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NASSCO Standard Bearers
In 2016, NASSCO will celebrate its 40th year of setting standards for the assessment and rehabilitation of underground infrastructure.
As we look forward, we also look back to those who have made significant contributions and have impacted the continued acceptance and use of trenchless technologies. This is the first in a series of articles exploring the history of NASSCO through the eyes of industry leaders.
Prior to his passing in January, we had the honor of interviewing David Magill, founder of Avanti International. Here are his comments:
From 1970-1975, I was living in Baton Rouge, LA, and working for a consulting engineering firm that did work on sanitary sewers. We had a project in Hot Springs, AR, that required us to hire a municipal contractor to do CCTV work. We hired Naylor Industries, which was later acquired by Insituform.
In 1975 I finished my MBA and went on to work for the Naylor office in Houston where I was in charge of their municipal division. During that time the division grew from three people to about 80. The federal government helped fund our SSES program to determine if it was more economical to spend money on rehabilitation or accept groundwater.
Jim Witt was my boss at Naylor and he was very active in getting NASSCO started back in 1976 because he saw many inconsistencies at the federal vs. local level when it came to bidding work. For example, workers on a federally-funded project would be paid the “prevailing wage” but no one really knew what that meant. Was it the prevailing wage in Washington, D.C., Kansas or somewhere else? Jim saw the need for standardization, especially as it pertained to job descriptions, wages paid and making sure everyone operated under the same rules.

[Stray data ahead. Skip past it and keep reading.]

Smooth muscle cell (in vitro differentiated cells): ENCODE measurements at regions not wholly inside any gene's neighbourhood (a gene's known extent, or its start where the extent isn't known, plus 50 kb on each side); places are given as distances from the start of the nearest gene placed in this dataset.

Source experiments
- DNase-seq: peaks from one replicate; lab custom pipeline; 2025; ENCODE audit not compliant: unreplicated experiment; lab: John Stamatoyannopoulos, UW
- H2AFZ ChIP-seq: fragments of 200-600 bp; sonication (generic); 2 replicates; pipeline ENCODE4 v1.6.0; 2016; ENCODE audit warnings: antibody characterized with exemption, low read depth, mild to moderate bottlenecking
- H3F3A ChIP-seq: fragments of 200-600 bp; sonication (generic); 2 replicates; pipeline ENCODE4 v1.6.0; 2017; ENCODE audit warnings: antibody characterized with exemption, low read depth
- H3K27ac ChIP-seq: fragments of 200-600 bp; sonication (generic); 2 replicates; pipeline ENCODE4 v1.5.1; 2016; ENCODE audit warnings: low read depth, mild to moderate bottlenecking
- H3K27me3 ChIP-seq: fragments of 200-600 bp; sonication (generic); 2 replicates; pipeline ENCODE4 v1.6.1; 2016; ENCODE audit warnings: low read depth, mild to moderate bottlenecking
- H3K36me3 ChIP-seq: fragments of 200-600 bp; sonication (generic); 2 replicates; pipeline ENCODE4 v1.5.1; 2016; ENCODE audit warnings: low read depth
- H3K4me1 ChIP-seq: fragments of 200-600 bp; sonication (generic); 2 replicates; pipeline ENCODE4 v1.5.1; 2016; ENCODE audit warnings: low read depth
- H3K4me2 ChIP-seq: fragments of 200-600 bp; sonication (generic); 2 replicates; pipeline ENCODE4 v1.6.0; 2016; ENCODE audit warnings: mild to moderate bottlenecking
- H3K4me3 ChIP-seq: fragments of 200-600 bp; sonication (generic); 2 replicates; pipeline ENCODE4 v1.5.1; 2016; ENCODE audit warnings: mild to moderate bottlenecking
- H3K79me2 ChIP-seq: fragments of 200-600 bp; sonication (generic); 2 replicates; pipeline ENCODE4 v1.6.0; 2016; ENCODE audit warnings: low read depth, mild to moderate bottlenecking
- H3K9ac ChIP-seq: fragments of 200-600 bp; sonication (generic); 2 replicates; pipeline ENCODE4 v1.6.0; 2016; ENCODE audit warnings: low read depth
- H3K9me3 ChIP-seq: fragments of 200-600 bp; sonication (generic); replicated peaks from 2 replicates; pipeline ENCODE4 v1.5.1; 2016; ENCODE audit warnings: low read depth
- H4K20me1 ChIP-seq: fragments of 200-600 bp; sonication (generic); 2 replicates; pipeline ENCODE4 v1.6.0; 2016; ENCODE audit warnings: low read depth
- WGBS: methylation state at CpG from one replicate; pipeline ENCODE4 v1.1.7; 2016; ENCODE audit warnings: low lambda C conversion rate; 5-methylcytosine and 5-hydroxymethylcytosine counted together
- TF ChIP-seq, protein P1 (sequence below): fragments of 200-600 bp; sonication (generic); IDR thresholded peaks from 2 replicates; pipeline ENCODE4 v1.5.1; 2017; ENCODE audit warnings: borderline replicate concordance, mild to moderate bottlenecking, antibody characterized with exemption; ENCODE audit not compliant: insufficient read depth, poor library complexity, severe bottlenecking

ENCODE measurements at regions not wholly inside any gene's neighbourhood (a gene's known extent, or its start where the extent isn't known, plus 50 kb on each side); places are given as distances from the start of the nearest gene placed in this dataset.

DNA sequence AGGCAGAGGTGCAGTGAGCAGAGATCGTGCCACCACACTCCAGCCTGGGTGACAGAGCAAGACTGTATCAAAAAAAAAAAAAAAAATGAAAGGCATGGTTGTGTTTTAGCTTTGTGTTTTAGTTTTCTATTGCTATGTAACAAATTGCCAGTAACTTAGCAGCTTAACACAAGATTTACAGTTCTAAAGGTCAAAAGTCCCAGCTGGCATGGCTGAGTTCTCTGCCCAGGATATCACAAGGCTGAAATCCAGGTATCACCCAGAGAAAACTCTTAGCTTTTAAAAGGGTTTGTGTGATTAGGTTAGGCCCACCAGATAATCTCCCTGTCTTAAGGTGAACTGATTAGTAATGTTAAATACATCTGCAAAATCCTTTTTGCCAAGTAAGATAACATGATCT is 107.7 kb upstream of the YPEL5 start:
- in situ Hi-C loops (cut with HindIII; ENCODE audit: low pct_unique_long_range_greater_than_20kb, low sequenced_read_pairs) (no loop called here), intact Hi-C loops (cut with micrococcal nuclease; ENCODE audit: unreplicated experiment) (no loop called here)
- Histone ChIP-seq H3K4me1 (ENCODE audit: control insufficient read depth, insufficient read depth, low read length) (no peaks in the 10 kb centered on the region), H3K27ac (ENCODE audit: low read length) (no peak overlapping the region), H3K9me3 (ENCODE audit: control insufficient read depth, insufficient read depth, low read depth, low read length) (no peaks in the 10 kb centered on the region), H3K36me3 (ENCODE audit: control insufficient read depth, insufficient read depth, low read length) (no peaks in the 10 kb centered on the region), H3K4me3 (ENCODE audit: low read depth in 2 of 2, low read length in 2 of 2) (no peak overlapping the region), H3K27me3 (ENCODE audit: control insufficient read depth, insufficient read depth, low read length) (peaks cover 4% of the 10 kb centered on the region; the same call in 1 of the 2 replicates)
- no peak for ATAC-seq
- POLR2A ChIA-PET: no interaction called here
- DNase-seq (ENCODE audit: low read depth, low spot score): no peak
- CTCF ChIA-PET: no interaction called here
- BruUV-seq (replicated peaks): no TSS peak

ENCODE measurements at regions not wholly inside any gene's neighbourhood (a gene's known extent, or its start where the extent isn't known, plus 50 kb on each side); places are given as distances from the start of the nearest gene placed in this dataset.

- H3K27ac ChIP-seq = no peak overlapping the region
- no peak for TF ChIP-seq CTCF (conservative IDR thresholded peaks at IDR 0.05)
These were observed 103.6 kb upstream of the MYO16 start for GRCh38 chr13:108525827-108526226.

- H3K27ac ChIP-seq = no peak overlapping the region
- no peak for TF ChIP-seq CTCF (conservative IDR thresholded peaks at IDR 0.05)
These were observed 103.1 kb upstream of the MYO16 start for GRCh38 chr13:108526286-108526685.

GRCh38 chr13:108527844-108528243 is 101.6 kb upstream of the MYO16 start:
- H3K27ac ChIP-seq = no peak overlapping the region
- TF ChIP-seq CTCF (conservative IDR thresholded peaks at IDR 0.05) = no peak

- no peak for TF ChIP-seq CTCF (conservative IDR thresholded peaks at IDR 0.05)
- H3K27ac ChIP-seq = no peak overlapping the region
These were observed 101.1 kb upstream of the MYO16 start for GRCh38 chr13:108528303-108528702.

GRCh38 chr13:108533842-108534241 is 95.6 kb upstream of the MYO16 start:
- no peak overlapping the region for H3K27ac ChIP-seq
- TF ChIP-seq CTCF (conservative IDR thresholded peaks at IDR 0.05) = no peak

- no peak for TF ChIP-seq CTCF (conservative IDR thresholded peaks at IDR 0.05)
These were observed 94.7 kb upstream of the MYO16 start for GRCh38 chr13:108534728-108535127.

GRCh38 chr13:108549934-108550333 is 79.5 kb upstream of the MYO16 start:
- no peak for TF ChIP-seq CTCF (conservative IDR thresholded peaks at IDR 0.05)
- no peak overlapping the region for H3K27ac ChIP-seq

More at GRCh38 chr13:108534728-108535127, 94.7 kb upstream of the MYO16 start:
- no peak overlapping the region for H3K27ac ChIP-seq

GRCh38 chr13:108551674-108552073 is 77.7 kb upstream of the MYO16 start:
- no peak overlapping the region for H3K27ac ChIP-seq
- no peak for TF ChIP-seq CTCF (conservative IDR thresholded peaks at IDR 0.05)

Jim joined other industry professionals and NASSCO was formed to meet the growing need for standards including how work was conducted, how specs were written and how people were paid. Back then, if a contractor did work, the city really didn’t know what work was done. Contractors had fancy equipment but the owner had no clue what was happening or how to evaluate if the job was done right. The inspector didn’t ask questions – it was a black box. This has been a problem in this industry throughout the years.